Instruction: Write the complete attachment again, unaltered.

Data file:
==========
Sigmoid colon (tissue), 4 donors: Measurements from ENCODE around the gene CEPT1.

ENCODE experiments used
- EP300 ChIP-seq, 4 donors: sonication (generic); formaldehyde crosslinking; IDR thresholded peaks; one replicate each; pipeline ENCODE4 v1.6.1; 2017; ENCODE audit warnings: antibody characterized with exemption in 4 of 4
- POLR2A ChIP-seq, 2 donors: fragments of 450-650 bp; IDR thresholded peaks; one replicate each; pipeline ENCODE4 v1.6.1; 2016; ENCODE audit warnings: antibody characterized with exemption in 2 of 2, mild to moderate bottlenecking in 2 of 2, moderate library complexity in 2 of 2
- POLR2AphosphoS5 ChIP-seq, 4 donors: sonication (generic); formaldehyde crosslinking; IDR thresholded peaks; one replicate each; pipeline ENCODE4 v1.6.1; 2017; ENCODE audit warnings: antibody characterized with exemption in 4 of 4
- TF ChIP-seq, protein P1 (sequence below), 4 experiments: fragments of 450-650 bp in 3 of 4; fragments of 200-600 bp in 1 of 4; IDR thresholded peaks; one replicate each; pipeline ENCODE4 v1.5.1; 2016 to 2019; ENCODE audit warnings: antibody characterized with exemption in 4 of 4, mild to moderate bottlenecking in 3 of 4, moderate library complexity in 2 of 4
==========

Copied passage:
Sigmoid colon (tissue), 4 donors: Measurements from ENCODE around the gene CEPT1.

ENCODE experiments used
- EP300 ChIP-seq, 4 donors: sonication (generic); formaldehyde crosslinking; IDR thresholded peaks; one replicate each; pipeline ENCODE4 v1.6.1; 2017; ENCODE audit warnings: antibody characterized with exemption in 4 of 4
- POLR2A ChIP-seq, 2 donors: fragments of 450-650 bp; IDR thresholded peaks; one replicate each; pipeline ENCODE4 v1.6.1; 2016; ENCODE audit warnings: antibody characterized with exemption in 2 of 2, mild to moderate bottlenecking in 2 of 2, moderate library complexity in 2 of 2
- POLR2AphosphoS5 ChIP-seq, 4 donors: sonication (generic); formaldehyde crosslinking; IDR thresholded peaks; one replicate each; pipeline ENCODE4 v1.6.1; 2017; ENCODE audit warnings: antibody characterized with exemption in 4 of 4
- TF ChIP-seq, protein P1 (sequence below), 4 experiments: fragments of 450-650 bp in 3 of 4; fragments of 200-600 bp in 1 of 4; IDR thresholded peaks; one replicate each; pipeline ENCODE4 v1.5.1; 2016 to 2019; ENCODE audit warnings: antibody characterized with exemption in 4 of 4, mild to moderate bottlenecking in 3 of 4, moderate library complexity in 2 of 4